Turning to the ideal of Taliesin being the name is a hereditary title, it would indicate that a chief bard who held the title and recognised as Taliesin at one time might of been resident in the area. Another point is the Hywel Dda laws date from the 10th century, 500 years later than the period attributed to Taliesin. So perhaps a change had occured in tradtion by then. Afterall tradition might be seen as dynamic where it changes and develop with each generation. Yet such memory therefore would be orally recorded and passed down. prior to the written word becoming held in higher esteen. If one places this aside for a moment there is another consideration. This deals with an area of land termed as a 'gwely' in Welsh. Scholars have indicated these are often named after the founding lineage from the head family who establishes the area, and its community. Those members who resided in the gwely claimed a linear decent from its founder. Additionally such a gwely existed in medieval times, which held the name of Taliesin in southern Ceredigion, near the river Tefi. Yet whether there is a relationship to the 6th century Taliesin becomes a conjecture due to lack of written records.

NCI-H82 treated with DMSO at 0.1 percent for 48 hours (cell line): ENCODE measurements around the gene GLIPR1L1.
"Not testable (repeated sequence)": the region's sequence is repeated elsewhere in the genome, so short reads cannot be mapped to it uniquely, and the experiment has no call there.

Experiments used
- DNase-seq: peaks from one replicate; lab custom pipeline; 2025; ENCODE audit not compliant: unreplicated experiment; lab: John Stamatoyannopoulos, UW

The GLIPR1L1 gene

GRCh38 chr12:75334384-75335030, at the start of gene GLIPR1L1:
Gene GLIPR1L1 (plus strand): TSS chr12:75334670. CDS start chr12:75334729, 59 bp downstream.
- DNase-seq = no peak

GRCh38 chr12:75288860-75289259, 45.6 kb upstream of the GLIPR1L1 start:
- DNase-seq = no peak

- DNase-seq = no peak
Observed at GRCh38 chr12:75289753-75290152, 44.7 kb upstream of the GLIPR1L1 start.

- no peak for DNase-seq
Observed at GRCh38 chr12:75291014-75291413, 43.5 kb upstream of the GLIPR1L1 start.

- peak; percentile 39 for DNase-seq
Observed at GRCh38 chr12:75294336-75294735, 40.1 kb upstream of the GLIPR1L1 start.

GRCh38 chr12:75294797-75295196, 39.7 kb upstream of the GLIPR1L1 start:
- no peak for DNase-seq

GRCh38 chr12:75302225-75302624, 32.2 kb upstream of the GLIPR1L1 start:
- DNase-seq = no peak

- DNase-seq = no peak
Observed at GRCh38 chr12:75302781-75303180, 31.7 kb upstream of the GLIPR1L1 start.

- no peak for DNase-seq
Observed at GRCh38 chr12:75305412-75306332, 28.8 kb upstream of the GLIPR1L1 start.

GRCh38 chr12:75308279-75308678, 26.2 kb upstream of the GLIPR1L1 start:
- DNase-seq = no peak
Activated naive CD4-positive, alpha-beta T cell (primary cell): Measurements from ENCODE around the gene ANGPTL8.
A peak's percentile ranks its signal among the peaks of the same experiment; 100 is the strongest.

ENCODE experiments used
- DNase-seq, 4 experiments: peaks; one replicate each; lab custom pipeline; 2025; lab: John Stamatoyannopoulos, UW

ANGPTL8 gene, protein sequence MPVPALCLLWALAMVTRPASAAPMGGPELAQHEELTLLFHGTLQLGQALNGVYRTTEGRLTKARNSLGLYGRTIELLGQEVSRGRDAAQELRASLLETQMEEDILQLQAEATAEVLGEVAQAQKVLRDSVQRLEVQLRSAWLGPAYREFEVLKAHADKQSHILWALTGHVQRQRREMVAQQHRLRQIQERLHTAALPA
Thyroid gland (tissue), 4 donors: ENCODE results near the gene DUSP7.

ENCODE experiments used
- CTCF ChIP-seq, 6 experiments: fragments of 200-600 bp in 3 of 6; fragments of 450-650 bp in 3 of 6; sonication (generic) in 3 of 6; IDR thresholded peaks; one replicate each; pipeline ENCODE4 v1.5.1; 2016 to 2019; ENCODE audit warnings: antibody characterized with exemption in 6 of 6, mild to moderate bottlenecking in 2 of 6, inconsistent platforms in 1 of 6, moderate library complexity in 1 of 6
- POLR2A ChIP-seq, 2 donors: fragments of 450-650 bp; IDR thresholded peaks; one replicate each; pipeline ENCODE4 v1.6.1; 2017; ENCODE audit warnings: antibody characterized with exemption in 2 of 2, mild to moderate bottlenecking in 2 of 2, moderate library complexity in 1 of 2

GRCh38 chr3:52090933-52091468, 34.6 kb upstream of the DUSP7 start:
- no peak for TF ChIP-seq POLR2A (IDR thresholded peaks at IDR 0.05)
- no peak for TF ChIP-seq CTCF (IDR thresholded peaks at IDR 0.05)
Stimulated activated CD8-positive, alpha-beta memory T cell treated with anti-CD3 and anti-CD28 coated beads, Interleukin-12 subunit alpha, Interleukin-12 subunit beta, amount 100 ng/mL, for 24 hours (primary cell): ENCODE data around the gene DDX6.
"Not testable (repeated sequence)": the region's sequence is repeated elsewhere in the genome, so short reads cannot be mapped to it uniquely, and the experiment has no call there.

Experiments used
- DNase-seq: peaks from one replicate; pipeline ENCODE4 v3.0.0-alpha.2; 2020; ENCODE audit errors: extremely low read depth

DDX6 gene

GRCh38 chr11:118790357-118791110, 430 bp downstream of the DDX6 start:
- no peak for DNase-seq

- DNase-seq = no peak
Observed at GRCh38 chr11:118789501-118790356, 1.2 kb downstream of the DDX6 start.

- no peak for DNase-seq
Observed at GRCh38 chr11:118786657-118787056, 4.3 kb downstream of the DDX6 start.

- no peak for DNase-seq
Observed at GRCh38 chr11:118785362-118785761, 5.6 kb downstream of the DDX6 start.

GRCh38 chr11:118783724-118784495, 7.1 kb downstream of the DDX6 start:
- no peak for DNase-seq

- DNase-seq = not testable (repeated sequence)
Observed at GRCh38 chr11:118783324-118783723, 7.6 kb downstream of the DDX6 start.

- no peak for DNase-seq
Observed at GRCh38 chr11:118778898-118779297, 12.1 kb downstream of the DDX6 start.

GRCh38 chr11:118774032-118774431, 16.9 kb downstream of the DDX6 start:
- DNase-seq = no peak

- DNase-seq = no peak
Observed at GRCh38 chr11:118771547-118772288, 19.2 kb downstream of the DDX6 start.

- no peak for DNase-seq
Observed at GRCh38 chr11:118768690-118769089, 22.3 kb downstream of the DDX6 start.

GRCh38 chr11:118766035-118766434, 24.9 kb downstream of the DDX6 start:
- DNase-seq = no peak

Finally a piece of recorded poetic mysticism attributed to Taliesin: -

"Majestic Knowledge! Whence has it been imparted?
Knoweth thou what raised the mountain before making the earth habitable?
Who is the sponsor of life? Whence is the stroke of extinction?
Who knows it? Whence is the light of countenance?
What brings the sparkle out of polished stones?
What lies hidden in a flashing ruby and in the foam of the sea?
When the night retrieves, what wanton effulgence there is in the golden flood of day!
Now does any know, why the Sun's breast is crimsoned in pigment so perfect?
If it be fingers that fashioned me, the hollow of the hand will shield me. Heaven's lineage shall not be abased."
Taliesen Mysticism translated by Dr J. G. Evans, from the Book of Taliesin.published in Llanbedrog 1910 who further comments:-

"The visions to them are the true reality. They are on a quest for Truth of the hidden treasure of the Holy Grail".

The Taliesin manuscript, Peniarth 2, dated to c.1400 derives either from South, or Mid Wales but scholars consider the original B classified Ms to be an incomplete record. Whether he is a real individual or a honourable title held or bestowed to a pencredd of its previous period is an arguable point. Yet, any poetic delivery has its theatre of sound which rises and falls on the waves of the sea. The household tulu drinks the foam with every draft. As the mead ripples within its goblet when placed on the table in its silent mead hall. Poetic waves awash from wall to wall and up into the rafters.

Original Apr 23, 2004

Last updated April 23, 2005